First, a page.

3 catalysts that could send PayPal stock higher

Investors haven’t seen the best of this digital payments powerhouse yet.

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This article was originally published on Fool.com. All figures quoted in US dollars unless otherwise stated.

The accelerating shift toward digital transactions over the past year was a boon for PayPal Holdings (NASDAQ: PYPL). Its value more than doubled in 2020, and in the first half of 2021, its stock has already gained 23%. The digital payments leader has experienced accelerating revenue growth over the last year. These three catalysts could keep the momentum going and push the stock even higher.

1. PayPal is launching a next-gen digital wallet

PayPal has been investing heavily in technology -- $2.6 billion in 2020 alone -- to develop new features for its growing base of active users -- 392 million at last count. Earlier during the pandemic, those expenditures led to the release of a new QR code tool for contactless checkout at retail stores, and this year, PayPal introduced the ability to pay for purchases with cryptocurrency. The company has been on a roll lately, and it's not slowing down. "We expect to roll out our next-generation digital wallet in Q3," CEO Dan Schulman said during May's first-quarter earnings call. He further described it as an "all-in-one personalized app" that will offer customized and unique shopping features, financial services, and new payment experiences. "Our addressable market continues to significantly expand driven by accelerating secular trends and the proactive steps we are taking to become a full commerce and payments platform," he said.

2. Crypto comes to Venmo

Venmo is on pace to generate $900 million in revenue this year, and while that's less than 4% of PayPal's business, the ability to pay using cryptocurrency via Venmo should be a huge catalyst for the peer-to-peer payments app's growth heading into 2022. PayPal launched "Checkout with Crypto" in the PayPal app at the end of March, and gave users the ability to buy, sell, or hold cryptocurrency in Venmo in April. During the Q1 earnings call, Schulman referenced the results of surveys that show 74% of millennials expect to use cryptocurrencies over the next few years in some way. Crypto buying has been a significant growth catalyst for Square's Cash app. Now, PayPal could see a similar result. "About half of crypto users open their app every day," Schulman said, signaling the impact this could have to turn Venmo into a "super app," or the only financial app users need. With more than 300,000 business profiles on Venmo, PayPal sees big opportunities to further accelerate adoption of an app that posted $51 billion in payments last quarter -- an increase of 63% year over year.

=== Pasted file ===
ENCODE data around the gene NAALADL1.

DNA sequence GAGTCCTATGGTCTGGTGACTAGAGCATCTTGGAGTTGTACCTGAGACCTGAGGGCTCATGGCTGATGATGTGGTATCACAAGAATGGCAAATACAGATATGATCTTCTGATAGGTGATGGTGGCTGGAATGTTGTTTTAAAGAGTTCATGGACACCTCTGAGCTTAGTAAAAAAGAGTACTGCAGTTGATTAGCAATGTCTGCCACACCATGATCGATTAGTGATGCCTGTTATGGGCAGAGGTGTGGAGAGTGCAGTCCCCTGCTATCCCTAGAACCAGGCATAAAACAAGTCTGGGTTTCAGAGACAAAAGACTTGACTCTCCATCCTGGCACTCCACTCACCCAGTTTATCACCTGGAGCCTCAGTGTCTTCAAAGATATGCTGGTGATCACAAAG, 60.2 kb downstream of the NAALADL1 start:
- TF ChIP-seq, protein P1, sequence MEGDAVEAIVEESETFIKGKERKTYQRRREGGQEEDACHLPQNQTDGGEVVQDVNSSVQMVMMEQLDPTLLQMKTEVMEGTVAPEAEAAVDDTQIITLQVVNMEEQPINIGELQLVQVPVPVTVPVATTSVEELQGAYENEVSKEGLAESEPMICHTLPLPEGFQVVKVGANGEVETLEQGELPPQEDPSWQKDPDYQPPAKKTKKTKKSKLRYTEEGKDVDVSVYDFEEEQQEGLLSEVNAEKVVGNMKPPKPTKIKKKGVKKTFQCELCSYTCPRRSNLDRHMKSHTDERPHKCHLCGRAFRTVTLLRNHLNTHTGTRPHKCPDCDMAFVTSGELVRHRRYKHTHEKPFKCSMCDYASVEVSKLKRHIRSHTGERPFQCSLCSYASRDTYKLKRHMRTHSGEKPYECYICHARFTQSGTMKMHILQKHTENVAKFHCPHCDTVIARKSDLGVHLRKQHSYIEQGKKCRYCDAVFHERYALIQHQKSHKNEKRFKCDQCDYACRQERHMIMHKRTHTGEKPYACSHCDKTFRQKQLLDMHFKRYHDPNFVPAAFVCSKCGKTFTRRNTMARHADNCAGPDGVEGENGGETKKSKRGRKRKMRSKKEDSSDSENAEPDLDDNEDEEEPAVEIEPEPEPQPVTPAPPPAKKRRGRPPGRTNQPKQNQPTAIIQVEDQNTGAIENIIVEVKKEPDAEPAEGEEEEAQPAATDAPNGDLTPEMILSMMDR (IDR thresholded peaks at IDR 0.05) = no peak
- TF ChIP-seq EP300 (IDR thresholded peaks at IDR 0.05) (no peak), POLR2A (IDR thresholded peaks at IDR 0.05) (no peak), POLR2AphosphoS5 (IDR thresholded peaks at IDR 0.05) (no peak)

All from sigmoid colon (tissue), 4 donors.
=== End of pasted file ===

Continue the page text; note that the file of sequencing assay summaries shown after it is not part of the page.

3. Earnings growth is accelerating

What's most impressive about PayPal's recent business performance is the improvement in its operating margin. In the first quarter, PayPal's operating expenses increased at a much lower rate than revenue, which allowed more money to drop down to the bottom line. This was a key factor in its 84% year-over-year rise in adjusted earnings per share. This isn't just a temporary trend. PayPal's transaction expense -- the sum of the costs it incurs when a customer makes a payment -- has declined as a percentage of total payment volume over the last three years. PayPal has also experienced slower growth in customer support expenses and has made significant headway on reducing credit losses, all of which have lowered its costs and firmed up its profits. It's remarkable that PayPal has been able to roll out so many new features -- with more on the way -- while posting healthy increases in margins and profits. Schulman believes these trends are sustainable. "[W]e would expect transaction expense to remain at lower levels [than] pre-pandemic, which, again, gives us the just amazing leverage that we have on this platform," he said. PayPal recently announced plans to raise its processing fees for some U.S. merchants starting in August, which will help it keep its operating margins up, and its earnings per share growing.

Why the stock is a buy

Analysts expect PayPal to report steady growth in operating margins over the next two years. And current estimates have PayPal posting EPS growth of 21.9% in 2021, 24.3% in 2022, and 24.6% by 2023. Many tech companies sacrifice profitability to invest in growth initiatives, but not PayPal. That's why this fintech stock is still a great buy as it inches toward new highs.

This article was originally published on Fool.com. All figures quoted in US dollars unless otherwise stated.

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John Ballard has no position in any of the stocks mentioned. The Motley Fool Australia’s parent company Motley Fool Holdings Inc. owns shares of and has recommended PayPal Holdings. The Motley Fool Australia’s parent company Motley Fool Holdings Inc. has recommended the following options: long January 2022 $75 calls on PayPal Holdings. The Motley Fool Australia has recommended PayPal Holdings. The Motley Fool has a disclosure policy. This article contains general investment advice only (under AFSL 400691). Authorised by Bruce Jackson.

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